My (2) 18volt Milwaukee Tool batteries will not come up to charge.
I believe it to be the charger. While the red light does come on the fact that neither battery will charge make me think its the charger. This all happened recently as I have had no problem then all of a sudden I do. I don't want to buy a charger if its the batts or visa versa. How can I test my charger to see if it is the culprit? Thanks Mike L
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Sometimes, this is a result of a battery that is too cold (below freezing-warm it up). Sometimes it can be too hot (discharged under heavy stress-let it cool down). Sometimes there may be insufficient voltage, I have had problems in older houses, get closer to the electrical panel to plug in, or you may have to wait until you get home. Red flashing may mean https://www.youtube.com/watch?v=8rZqYmPsZycthe charger or battery is to hot and must cool down before it will charge. The charger will not charge a battery if the lights are flashing. Solid Red light means it is charging and solid green light means it is charged. Plug the charger in first before putting the battery on the charger. If the charger has been dropped or hit the floor the coil inside could have broke loose and damaged the charger requiring it to be replaced. Below is an unconventional way to charge the battery if the charger is no good. BE CAREFUL how to charge broken makita BL1830 Li ion battery
depending on the saw you bought, (or other tool) some come with what is called a "rapid charger" and some come with a small "trickle" charger. most cordless tool batteries take about 1 to 1 1/2 hour to charge (from empty) using a rapid type, the trickle charger will take up to 8 hours to charge a battery. if you want fast, but the rapid charger, and usuallly when you buy one you can get a free battery with the deal.
It sounds like you drained the batteries down as far as they will go. This happened to me and then I purchased the 18V Lithium-Ion battery and charger. I was able to re-charge the drained battery on the new charger. This may work for you as well. They cheapest solution for you is to just purchase a new battery.
sound to me like you have a bad battery, a lot of ryobi batterys don't last like they should i have had the same problem, but my battery was less than a year old and i took it back and they give me a new one.
My batteries also would not charge and I thought it was the charger. I then used some fine sandpaper and cleaned up the connectors on the batteries and I now have one charging. I will try the other one as soon as the first one is done. It looks like the charger doesn't contact the battery in the same places as the tools and they get dirty. I love my set and don't want to loose them. I just don't use them enough to need charging often.
The battery is failing and is starting to degrade. If you can't get it to take a full charge, you might want to mark it for use in your flashlight only, but eventually, the battery won't take any charge and you'll have to replace it.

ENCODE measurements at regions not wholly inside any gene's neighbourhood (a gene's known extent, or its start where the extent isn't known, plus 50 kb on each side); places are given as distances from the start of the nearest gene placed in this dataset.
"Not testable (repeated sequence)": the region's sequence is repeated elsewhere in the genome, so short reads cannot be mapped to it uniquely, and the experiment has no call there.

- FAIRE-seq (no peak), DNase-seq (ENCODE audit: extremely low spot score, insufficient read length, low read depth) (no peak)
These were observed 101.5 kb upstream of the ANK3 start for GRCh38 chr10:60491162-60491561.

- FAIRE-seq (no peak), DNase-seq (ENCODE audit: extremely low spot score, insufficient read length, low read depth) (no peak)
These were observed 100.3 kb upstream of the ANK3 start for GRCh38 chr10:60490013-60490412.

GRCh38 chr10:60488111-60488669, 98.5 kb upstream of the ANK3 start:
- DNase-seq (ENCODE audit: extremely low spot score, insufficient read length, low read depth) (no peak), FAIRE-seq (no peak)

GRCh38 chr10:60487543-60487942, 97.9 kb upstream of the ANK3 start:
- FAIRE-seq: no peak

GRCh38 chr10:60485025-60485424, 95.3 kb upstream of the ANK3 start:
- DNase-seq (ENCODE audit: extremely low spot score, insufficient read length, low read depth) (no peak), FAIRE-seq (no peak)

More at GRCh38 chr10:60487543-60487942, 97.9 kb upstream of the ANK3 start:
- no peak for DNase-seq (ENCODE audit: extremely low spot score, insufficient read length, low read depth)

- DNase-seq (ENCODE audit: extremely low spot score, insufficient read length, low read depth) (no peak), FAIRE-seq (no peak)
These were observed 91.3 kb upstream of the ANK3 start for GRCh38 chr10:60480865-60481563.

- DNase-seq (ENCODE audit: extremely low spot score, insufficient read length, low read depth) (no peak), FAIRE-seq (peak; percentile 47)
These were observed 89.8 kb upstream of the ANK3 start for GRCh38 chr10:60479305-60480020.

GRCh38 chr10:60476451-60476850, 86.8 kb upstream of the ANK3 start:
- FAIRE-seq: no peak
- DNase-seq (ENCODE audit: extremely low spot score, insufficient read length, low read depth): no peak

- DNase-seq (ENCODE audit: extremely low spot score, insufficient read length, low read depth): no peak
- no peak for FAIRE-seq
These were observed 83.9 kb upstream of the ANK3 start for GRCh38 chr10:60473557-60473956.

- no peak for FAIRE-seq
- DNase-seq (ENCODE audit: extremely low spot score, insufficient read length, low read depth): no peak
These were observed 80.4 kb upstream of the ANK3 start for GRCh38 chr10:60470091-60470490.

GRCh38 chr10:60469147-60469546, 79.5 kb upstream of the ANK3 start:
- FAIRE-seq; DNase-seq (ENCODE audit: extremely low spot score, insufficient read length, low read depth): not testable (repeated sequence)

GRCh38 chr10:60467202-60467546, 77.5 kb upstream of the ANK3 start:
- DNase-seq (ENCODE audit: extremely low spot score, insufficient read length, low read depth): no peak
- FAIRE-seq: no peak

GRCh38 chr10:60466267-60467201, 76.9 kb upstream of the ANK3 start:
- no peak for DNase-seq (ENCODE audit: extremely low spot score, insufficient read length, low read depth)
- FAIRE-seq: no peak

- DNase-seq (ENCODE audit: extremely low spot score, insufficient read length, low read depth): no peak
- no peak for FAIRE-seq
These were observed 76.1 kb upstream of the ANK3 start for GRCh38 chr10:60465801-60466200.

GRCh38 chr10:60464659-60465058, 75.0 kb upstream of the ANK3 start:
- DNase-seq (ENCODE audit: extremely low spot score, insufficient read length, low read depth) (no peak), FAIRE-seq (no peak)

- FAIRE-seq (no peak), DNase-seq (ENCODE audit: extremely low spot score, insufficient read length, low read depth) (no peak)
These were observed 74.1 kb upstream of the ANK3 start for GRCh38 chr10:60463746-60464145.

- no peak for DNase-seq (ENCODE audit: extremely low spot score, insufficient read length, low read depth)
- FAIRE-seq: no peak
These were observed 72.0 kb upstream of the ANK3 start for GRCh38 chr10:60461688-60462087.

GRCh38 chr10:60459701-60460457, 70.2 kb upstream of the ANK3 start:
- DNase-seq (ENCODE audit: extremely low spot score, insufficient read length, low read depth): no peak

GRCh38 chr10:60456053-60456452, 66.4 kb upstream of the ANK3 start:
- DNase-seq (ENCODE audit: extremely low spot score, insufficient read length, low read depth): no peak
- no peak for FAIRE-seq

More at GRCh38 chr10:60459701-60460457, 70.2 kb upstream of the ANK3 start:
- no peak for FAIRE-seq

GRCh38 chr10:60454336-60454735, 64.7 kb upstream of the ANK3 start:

The good news is the the Ryobi battery tools have the lowest cost of rechargeable batteries in the marketplace. I believe you can purchase a 2 pack at Home Depot for under $40.00 which is very inexpensive for two (2) Ni-Cad batteries.
If you battery is from a new tool set, just simply contact Ryobi Customer Service and they'll address the problem with a replacement. If the batteries are ones you've been using for awhile, then go for the replacement.
NiCad batteries should be used until the tool slows down to the point where you can't use it. Then remove the battery from the tool and allow it to cool down for about 15-20 minutes before placing it in the charger. This will provide the maximum working life for your batteries.
When you use a battery powered tool, the battery gets warm/hot as it discharges, and then it gets heated up during the recharging process, so letting it cool down after using it, will prolong the useful life of that battery.
ok you need to zap the battery, if you have a jump box or a battery charger that has at least a 20 amp or better charge selection, like a engine start feature.
the post of the cordless batter has a center post marked on the sides is a plus or minus sign. the should also be some vertical slits in the plastic post on the corners, clamp the leads from the jump box or battery charger positive to positive , negative to negative. with the car battery charger you can probably slip one side of the battery clip in the plastic slot the other on the connection blade. plug in the battery charger and let it on for 5 or 6 minutes. if the battery charger has a auto shutoff the light will blink off and on but that is ok .
take the cables off and plug into the battery pack charger now you should get a red charge light and now can charge the battery.
if light does not come on try it in the drill or saw and see if you had any more charge than before if so you might need to repeat the procedure and leave it on the car battery charger a little longer
try pitting battery in charge and wiggle the battery a little to see if the green light comes on, sometimes the make contact and then loose it when you let go of the battery.if still same problem charger is probbly dead.
For others with the same problem (flashing red light won't go off)...make sure you FIRMLY PUSH the battery down onto the charger and engage the latches. Simply resting the battery on the charger will not work.